[caption id="attachment_286124" align="alignnone" width="1242"] (Photo: Twitter/@Landon_Young_67)[/caption] You didn't think the offensive line had beach bodies ready to rock during football weather? Well guess again. Earlier this week on KSR, we posted a feature on quarterbacks where a lot of advanced stats were used. In the exercise, we tried to explain just what Kentucky's offense has been missing. The numbers can sometimes help when evaluating a specific player or position unit instead of just leaning on the eyeball test and traditional stats that are a bit outdated as we enter the 151st season of college football. Where these numbers can really help us out is on the line of scrimmage. Duke head coach David Cutcliffe is on record saying that the big uglies are "the greatest humans in football" and it's hard to disagree with that sentiment. There are no stats given out to the blockers and more times than not they are the culprit of fan frustration when a negative play occurs and never the beneficiary of praise when a big play happens. It can be hard for many to understand the true importance of the position because of the servitude required so the offense can succeed. Thanks to some newly created advanced metrics, we are now able to handicap just what an offensive line does and doesn't do well with some numerical backing. The last two seasons we've seen UK's Big Blue Wall put together some fantastic performances as they've twice been a finalist for the Joe Moore Award and led the way for for two of the top three program individual rushing efforts in consecutive seasons. John Schlarman's group will enter the year with three redshirt senior starters and a potential three-and-done tackle as Kentucky again figures to have one of the best offensive lines in college football. Now we're going to breakout some advanced stats from the past two seasons to show you exactly what Kentucky has and hasn't done well. Some might surprise you while others make a lot of sense. If needed, a more specific definition for these terms can be found at Football Outsiders. To start we must dive into a metric know as adjusted line yards. This is a measure used to calculate how well the offensive line did its job during run plays. The line gets 100 percent of the credit in the first three yards gained and 50 percent from yards 4-8. Anything over 8 is given to the ballcarrier while tackles for loss count against you. Over the last two seasons, we've seen Kentucky excel at doing their jobs. The Wildcats ranked 18th in both of the last two seasons as they've shined in creating running lanes. With Benny Snell, the Wildcats finished 11th in this metric on standard downs (1st and 10, 2nd and 7 or less, 3rd and 4 or less, etc.) as they constantly stayed ahead of the chains. With Lynn Bowden, Kentucky ranked 5th in passing downs (2nd and long, 3rd and long) as the run-first offense was able to gobble up yards when defenses had to at least think about the forward pass. In the Belk Bowl, twice UK recorded explosive play touchdowns in the situation. Opportunity rate is simply the percentage of plays where the offense simply gains four yards outside of short-yardage situations. This tries to determine if the unit does its job on every play and UK's o-line has been one of the best in college football at this the past few seasons. After finishing 16th in 2018, Kentucky made a jump into the top-10 this past season. They get it done on a down-to-down basis. Due to all of mediocre results we saw with the wildcat formation in short-yardage situations last season, Kentucky ranked 121st in power success rate. This is exactly what it sounds like. In third and fourth down scenarios when you need less than two yards, are you able to move the chains? Kentucky was bad at it last season. However, they weren't that much better with Benny Snell finishing tied for 57th. This needs to be a point of emphasis for offensive coordinator Eddie Gran. One of the biggest jobs of the offensive line is to help the skill players avoid negative plays. The easiest way to get behind the chains and to find yourself in disadvantageous passing down situations is to allow havoc. Over the past two seasons, UK has ranked in the top-30 in stuff rate which is the percentage of runs that were stopped at or behind the line of scrimmage. This was even more impressive when you consider that UK ran on nearly every down last year and constantly stayed ahead of the chains in a very high volume amount of attempts. John Schlarman has done a lot of good things since arriving, but one thing his group really hasn't figured out is pass protection. When it comes to sack rate, we've seen Kentucky rank sub-80 for most of their recent history. They hit rock bottom in 2018 checking in at 109th with a first-year starting quarterback. UK was able to bounce back in 2019, but in a very small sample size. We've talked about the need for improved quarterback play, but the passers need to be protected in order to make the vertical throws required in modern day college football.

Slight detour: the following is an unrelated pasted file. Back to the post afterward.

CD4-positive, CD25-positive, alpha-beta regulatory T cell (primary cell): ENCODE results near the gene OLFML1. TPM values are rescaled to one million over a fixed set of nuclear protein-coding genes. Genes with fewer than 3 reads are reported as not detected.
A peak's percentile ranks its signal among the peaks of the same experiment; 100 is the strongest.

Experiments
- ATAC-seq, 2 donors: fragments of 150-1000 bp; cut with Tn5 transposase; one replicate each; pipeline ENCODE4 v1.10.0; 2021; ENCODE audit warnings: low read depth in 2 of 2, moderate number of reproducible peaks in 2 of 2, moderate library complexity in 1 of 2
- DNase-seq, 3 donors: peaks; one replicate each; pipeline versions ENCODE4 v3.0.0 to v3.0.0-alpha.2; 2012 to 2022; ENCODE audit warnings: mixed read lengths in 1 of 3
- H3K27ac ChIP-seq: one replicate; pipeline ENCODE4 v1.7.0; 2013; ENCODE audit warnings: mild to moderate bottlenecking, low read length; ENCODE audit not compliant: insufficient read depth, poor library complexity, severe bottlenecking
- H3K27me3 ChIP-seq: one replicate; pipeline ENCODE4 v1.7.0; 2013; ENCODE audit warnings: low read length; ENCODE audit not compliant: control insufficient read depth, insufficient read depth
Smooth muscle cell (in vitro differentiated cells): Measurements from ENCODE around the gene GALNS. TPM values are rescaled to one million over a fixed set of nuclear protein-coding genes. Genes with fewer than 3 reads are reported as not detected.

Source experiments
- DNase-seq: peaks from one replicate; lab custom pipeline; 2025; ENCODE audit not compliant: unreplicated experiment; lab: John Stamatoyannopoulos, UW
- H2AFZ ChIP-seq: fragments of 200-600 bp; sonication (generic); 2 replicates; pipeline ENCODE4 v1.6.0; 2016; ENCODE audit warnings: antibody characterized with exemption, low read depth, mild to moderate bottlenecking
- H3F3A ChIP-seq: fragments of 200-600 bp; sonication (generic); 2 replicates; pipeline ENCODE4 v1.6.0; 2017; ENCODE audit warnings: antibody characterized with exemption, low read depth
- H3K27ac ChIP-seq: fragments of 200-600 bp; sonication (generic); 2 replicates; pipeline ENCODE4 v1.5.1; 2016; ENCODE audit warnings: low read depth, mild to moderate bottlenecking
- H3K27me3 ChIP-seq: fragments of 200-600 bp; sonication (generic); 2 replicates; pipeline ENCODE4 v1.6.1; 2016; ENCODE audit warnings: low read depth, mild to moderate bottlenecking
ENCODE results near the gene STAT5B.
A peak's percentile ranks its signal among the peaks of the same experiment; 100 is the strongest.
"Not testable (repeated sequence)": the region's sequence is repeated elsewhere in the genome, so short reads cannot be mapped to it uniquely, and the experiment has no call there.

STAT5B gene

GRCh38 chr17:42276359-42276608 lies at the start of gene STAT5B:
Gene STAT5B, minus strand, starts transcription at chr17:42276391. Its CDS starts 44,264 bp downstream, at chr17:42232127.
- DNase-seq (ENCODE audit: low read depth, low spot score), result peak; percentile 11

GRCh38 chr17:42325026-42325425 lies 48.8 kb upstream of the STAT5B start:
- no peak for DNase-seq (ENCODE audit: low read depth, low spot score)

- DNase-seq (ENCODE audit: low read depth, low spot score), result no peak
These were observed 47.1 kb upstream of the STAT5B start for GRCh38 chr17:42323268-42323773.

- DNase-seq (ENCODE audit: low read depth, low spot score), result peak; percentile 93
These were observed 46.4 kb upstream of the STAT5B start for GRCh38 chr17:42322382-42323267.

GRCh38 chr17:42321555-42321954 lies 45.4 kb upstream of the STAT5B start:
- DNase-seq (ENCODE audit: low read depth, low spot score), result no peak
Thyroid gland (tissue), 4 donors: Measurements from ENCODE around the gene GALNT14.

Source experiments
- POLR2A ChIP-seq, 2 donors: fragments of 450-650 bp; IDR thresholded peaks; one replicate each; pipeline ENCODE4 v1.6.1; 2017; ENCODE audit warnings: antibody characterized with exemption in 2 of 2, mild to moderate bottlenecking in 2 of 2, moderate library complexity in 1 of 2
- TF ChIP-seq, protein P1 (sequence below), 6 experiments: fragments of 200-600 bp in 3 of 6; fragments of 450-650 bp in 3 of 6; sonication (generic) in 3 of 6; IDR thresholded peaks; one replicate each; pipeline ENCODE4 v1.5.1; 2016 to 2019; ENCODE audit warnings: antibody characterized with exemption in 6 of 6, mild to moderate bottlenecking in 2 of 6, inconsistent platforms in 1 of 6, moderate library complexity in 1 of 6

Heading Into 2019

There's no hiding from the fact that this group has been really, really good and the numbers help back it up. The Wildcats have had their flaws (short-yardage, pass protection) but they have been beyond rock solid in every other area and are a big reason why the team has won 18 games the last two years. Now they head into the fall with some major ammo returning. Come SEC Media Days, Kentucky should have two consensus first-team selections (Drake Jackson, Darian Kinnard) while both Luke Fortner and Landon Young deserve to be discussed for second and third teams. That is a very strong starting base for a group that has a chance to be dominant this fall. Offensive line is still a positional unit that is very hard to calculate and sack rate and opportunity rate don't exactly get your name in the bright lights. However, with analytics becoming a bigger part of the football world, we now have some measures to grade and handicap play in the trenches. But at the end of the day, it is an inexact science and that is just another reason why the road graders are the best humans in football.